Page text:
It’s hard to believe that once not so long ago—at least, within the span of my own decrepit memory—Britain was the world’s second-largest maker of automobiles. Dozens of brands thrived and went forth, even after having the bejeezus pummeled out of their factories during the Second World War. While the once sprawling British empire’s authority as a global superpower stood much diminished after the war, its car plants were hot and busy in the 1950s and 1960s, spreading the glory of its manufacturing titans to the far corners of the globe.
Before many more years passed, however, a crippling combination of shaky management, insufficient investment, desperate consolidation, and antiquated facilities—coupled with near constant labor unrest—came home to roost. By the last quarter of the 20th century, there was little of Britain’s homegrown industry left standing. And then, more recently, things got worse.
Today, 18 countries, including Canada and Slovakia, make more cars than Britain. And in other bad news for the island nation’s home team, car sales have gone down the loo, and for 2022 are on target to hit their lowest level in 40 years.
Jaguar Land Rover, like many of the companies we talk about in our related story on the U.K. industry, has benefited enormously from foreign investment (India’s Tata having come to its rescue), but hard times, overly conservative design, and rum luck have diminished its once glorious luxury brand, Jaguar. The XF sedan is in what is likely its final model year, and the F-type is set to follow it off stage a year later, leaving Jaguar with a three-SUV lineup (E-Pace, F-Pace, and I-Pace). Thank goodness for Land Rover’s relative success, which has for now allowed it to carry Jaguar into the future, like a drunk partygoer getting hoisted over her burly boyfriend’s shoulder and delivered home. We’ll see how she feels in the morning. Meanwhile upscale sports-car makers Aston Martin and McLaren, no strangers to foreign investment, still make appealing automobiles but find themselves forced to scrabble for additional cash, often in most unfortunate and undignified ways.
Lower down the status totem pole, Ford stopped building cars in Britain in 2002 and trucks in 2016 and only recently announced that it would stop selling the Fiesta. (Ironically, the Fiesta bounced back in October to become the country’s number-one-selling vehicle.) In 2021, Honda closed its factory in Swindon.
General Motors baled on British stalwart Vauxhall—maker (elsewhere) of what is today Britain’s number-two-selling machine, the Vauxhall Corsa—selling it to PSA way back in 2017. But the brand’s new owner, Stellantis, still builds Vauxhall vans in Luton, along with Peugeots and Fiats, and plans to build electric cars and trucks on old GM real estate in Ellesmere Port. Japan’s Toyota operates two factories in the U.K., while over in Sunderland, Nissan builds several models, including the Qashqai and Juke, and has recently retooled to expand electric vehicle capacity.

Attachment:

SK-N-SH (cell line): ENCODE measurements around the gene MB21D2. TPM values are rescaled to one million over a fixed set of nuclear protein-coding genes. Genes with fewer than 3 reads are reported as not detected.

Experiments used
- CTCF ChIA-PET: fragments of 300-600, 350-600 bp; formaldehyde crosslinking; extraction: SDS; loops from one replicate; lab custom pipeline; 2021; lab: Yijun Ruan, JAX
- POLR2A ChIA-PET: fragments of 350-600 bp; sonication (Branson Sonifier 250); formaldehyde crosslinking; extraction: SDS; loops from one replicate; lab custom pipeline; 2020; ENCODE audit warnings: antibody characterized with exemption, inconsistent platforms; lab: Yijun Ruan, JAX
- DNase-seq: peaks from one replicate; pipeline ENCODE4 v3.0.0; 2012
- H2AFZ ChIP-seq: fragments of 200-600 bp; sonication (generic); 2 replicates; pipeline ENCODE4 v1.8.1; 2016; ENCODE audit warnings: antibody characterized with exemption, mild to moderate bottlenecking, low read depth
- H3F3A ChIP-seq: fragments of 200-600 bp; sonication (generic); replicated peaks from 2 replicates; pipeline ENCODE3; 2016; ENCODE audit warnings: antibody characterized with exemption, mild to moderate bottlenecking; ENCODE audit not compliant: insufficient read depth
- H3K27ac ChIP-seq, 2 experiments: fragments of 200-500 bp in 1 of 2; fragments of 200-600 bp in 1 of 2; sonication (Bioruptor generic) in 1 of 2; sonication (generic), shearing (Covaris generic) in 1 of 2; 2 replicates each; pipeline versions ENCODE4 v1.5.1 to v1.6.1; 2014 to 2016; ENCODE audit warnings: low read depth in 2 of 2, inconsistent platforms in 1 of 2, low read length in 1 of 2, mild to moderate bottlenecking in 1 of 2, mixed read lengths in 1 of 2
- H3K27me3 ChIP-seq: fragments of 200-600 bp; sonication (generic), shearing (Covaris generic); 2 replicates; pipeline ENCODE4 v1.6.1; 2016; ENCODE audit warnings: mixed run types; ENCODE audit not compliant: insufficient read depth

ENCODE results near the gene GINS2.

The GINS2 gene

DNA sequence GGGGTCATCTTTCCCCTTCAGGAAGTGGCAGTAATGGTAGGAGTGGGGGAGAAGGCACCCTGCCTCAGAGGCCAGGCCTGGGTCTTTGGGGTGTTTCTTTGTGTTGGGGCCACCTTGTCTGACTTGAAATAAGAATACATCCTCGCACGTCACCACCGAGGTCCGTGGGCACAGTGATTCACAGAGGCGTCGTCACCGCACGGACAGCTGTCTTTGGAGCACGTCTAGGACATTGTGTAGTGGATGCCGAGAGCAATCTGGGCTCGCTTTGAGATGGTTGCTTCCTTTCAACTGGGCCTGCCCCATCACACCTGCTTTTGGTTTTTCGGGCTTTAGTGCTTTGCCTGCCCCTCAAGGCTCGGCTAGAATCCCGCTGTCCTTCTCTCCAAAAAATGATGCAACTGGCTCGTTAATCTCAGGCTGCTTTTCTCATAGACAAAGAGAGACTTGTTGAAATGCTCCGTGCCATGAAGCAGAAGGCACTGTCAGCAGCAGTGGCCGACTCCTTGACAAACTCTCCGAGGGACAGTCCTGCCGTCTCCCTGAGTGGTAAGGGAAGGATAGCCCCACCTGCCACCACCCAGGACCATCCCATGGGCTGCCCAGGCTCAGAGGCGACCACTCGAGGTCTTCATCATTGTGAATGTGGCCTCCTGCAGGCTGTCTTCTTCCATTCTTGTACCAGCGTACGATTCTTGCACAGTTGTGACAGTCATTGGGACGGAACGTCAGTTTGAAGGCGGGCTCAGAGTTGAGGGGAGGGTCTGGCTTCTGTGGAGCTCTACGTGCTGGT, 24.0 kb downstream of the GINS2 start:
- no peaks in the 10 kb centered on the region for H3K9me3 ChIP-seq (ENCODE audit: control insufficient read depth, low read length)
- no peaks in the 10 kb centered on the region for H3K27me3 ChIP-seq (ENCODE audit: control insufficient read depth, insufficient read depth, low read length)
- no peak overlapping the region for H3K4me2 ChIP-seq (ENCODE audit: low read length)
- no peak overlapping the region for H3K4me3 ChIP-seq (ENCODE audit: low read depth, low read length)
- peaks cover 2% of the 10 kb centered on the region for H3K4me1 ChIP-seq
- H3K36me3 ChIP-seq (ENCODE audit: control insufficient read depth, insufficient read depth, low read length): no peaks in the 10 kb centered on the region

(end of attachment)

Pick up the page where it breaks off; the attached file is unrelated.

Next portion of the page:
Electrics in England
Speaking of EVs, fully one-third of new car sales in Britain were electrified in October, a statistic that might sound more encouraging if the month’s overall sales weren’t even worse than last year’s dismal figures. Analysts blame the pandemic, inflation, and supply-chain difficulties. The latter might be alleviated if BritishVolt, which is on the precipice of receivership as of this writing, could get funding for its proposed giant $4.5 billion battery gigafactory in Teeside that would supply the country’s carmakers with the heavy (read expensive to ship) batteries they all say they’ll need. Englishman Andy Palmer, former Nissan executive and, more recently, chairman of Aston Martin where he led a less than stellar IPO before being run out of town, is leading the efforts of a Slovakian company, InoBat, to take the project over, but that might see factory sited instead in Spain, where government incentives are assured.
Go Ahead, Blame Brexit
Of course, no discussion of the British car industry’s dire predicament is complete without a mention of Brexit, the nation’s kneejerk decision to leave the European Union which has subjected its carmakers to all manner of costs, delays, and uncertainty. On our tour of several U.K. carmakers, none failed to mention it, and while they spoke somewhat reservedly and often in hushed tones, given its political volatility, the sad and disgruntled looks on their faces—with a touch of “we told you so” in their words—were yet another demonstration that the decision once narrowly approved by the British public (and now considerably less popular) appears to have hurt not only that public but also the companies who supply their cars.
After the nuclear winter, it has been said, bright shoots will arise from the rubble. As the accompanying feature illustrates, the U.K.’s cottage carmakers remain resourceful and vital, as has its long-dominant network of race-car builders and suppliers. I remain hopeful that volume manufacture will continue here and that overall car sales will regain their luster. Because while the sun may never set on the British Empire, when it comes to building automobiles, one of our favorite—and, once upon a time, most consequential—distant stars has been occluded for too long. Call me an optimist. But I just know the glass is 1/8 full.
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